Sodexho, the French multinational food services company, has dropped its aitches and become Sodexo. And last month it gave its logo an all-lower-case Web 2.0-ish slant:
Armin at the design blog Brand New (where I found the side-by-side logo comparison) is skeptical:
Sodexo has fallen into the trap of thinking lowercase makes for a friendlier logo. I don't see a rational reason behind this change.
It's the same irrationality behind the recent Xerox logo change, which also involved lower-case-ification.
In the new Sodexo logo, the curving red element is supposed to represent a smile. But its lopsided skew resembles like nothing so much as the slash of red lipstick a three-year-old applies to her face while playing dress-up.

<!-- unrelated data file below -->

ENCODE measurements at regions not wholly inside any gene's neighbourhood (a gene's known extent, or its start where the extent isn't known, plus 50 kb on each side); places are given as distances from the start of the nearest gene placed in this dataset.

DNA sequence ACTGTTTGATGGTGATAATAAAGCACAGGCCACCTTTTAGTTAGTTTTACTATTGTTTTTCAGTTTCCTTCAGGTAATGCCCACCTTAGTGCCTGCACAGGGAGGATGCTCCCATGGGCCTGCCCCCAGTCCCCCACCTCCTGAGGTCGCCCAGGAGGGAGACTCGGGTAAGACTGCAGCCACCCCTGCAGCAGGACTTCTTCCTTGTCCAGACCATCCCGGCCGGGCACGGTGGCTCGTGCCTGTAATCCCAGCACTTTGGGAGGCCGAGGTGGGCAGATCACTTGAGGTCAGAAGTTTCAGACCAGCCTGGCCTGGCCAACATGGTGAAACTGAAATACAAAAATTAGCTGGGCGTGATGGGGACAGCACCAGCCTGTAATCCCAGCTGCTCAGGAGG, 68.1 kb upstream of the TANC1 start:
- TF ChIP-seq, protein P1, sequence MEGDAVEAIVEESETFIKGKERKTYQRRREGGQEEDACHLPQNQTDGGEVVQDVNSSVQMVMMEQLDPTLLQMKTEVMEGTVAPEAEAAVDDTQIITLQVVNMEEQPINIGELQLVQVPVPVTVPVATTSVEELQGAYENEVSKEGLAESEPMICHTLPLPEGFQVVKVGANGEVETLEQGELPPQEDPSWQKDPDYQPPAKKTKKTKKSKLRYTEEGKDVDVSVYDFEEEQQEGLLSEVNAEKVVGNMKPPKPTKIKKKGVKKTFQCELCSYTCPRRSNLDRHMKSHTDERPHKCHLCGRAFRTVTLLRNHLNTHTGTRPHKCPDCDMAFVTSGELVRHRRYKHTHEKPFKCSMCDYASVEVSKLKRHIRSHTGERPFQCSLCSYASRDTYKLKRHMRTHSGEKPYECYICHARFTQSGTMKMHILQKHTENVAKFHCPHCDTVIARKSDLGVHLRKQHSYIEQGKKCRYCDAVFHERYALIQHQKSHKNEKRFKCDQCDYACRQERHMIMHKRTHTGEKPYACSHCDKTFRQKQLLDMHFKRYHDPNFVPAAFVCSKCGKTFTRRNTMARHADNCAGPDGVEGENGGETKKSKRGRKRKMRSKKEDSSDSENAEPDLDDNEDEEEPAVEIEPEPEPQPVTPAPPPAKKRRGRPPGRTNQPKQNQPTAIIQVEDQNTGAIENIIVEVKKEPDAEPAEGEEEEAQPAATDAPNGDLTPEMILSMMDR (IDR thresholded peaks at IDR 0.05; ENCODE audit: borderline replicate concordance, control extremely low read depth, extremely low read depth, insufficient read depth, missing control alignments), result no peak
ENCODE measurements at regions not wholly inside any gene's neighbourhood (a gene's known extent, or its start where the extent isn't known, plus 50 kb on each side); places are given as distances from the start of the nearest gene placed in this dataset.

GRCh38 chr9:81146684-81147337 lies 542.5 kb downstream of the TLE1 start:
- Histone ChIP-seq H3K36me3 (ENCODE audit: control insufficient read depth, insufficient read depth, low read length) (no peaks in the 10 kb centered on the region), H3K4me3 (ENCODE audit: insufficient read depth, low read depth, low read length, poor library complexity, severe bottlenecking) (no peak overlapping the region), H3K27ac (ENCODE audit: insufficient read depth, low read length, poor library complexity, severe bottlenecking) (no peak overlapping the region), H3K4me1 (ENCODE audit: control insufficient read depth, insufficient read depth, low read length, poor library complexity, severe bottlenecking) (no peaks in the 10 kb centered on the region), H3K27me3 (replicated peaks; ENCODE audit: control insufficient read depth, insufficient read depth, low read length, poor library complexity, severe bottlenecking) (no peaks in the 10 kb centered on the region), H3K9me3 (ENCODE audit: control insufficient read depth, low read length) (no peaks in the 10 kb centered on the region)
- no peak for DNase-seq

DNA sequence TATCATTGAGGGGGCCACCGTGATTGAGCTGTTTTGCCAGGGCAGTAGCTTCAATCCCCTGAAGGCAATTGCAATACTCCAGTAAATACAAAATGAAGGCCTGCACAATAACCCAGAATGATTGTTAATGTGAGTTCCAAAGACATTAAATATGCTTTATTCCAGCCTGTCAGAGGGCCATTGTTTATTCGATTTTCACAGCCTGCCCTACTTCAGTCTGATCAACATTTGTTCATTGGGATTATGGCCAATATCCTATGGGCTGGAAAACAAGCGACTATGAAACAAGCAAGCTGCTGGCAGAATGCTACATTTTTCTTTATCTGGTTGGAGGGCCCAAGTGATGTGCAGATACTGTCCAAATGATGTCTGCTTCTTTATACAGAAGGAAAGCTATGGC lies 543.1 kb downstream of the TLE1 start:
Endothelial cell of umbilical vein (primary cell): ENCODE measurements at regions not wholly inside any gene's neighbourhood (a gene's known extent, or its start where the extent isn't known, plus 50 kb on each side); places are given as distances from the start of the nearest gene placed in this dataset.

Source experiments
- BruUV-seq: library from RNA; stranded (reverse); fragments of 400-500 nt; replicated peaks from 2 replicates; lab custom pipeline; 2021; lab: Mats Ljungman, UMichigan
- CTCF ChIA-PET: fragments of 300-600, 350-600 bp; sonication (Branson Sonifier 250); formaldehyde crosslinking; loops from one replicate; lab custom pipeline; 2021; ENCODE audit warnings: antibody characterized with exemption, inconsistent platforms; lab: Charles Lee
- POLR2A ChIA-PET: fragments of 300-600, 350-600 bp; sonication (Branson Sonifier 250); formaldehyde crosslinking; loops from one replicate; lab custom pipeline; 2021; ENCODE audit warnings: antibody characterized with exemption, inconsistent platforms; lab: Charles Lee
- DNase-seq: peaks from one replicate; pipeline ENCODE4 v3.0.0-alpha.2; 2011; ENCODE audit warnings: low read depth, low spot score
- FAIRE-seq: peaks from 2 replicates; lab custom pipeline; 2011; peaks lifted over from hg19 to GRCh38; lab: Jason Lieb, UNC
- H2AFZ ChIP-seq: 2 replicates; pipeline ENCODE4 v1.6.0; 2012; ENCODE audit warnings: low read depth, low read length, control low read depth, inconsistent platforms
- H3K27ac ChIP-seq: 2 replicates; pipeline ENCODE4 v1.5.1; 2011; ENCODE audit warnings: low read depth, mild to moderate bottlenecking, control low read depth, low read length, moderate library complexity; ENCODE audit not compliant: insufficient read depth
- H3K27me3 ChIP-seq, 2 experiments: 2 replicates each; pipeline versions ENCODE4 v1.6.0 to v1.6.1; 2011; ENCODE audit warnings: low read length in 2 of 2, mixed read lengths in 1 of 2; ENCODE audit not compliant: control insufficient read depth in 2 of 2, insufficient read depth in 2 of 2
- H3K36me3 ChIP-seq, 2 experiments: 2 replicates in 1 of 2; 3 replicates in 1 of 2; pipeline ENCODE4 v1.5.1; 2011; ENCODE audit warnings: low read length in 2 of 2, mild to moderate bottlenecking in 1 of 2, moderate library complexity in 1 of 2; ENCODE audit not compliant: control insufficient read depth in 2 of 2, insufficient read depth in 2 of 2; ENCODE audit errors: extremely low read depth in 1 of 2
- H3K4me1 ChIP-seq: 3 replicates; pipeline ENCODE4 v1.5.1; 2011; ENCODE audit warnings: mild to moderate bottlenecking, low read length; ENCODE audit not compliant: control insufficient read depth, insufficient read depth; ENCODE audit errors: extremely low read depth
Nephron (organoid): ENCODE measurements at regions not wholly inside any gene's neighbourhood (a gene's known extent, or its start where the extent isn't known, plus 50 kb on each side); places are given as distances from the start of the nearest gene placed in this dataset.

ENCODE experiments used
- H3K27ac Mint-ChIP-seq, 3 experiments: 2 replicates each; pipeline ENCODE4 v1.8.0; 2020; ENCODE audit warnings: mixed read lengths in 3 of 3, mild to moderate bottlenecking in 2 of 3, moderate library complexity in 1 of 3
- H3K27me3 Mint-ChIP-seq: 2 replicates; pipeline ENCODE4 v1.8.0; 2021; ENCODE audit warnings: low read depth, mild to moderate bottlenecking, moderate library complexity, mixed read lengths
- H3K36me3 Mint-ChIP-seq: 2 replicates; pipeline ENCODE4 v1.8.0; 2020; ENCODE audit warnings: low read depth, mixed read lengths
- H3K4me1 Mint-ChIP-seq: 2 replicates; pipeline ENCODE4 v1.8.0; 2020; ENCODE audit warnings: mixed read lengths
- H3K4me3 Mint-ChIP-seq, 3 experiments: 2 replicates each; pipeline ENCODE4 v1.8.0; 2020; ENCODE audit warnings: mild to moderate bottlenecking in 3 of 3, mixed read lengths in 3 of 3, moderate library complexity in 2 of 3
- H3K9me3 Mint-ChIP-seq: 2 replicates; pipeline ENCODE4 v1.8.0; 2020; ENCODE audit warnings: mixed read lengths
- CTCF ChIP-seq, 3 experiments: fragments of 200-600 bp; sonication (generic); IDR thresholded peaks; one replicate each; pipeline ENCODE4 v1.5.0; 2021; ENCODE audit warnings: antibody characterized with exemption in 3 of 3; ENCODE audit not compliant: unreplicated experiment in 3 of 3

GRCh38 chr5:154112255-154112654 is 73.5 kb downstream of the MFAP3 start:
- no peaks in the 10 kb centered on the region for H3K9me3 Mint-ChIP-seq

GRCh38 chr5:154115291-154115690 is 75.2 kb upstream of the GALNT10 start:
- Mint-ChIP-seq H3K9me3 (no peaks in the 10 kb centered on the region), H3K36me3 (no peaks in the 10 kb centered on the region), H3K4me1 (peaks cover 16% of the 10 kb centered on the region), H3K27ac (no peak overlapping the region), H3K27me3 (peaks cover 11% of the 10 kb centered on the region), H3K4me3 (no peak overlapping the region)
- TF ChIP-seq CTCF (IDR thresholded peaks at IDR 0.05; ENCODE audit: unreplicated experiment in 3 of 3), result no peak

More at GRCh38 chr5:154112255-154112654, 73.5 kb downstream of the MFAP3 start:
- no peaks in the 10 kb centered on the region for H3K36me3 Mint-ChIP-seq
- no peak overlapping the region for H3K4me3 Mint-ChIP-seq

And what about the spelling change? Sodexho was a compression of Societé d'Exploitation Hotelière (Hotel Services Company). In its 2006-2007 annual report, the company explained the decision to de-aitch by saying that "in certain languages an 'x' followed by an 'h' is difficult to pronounce."
Sodexo was founded in 1966. It took them 40 years to discover this little language problem?
Commenters to Armin's post focused mostly on the logo redesign, which they mostly disliked, but Chris observed:
Biggest improvement would be they took out that "h" in the brand name. Take the "od" out of "Sodexho" and you'll get what we called them in college.
And Brandy nailed it, crudely but effectively:
Kickin' the "ho" to the curb!
By the way, the company's U.S. subsidiary appears not to have gotten the memo.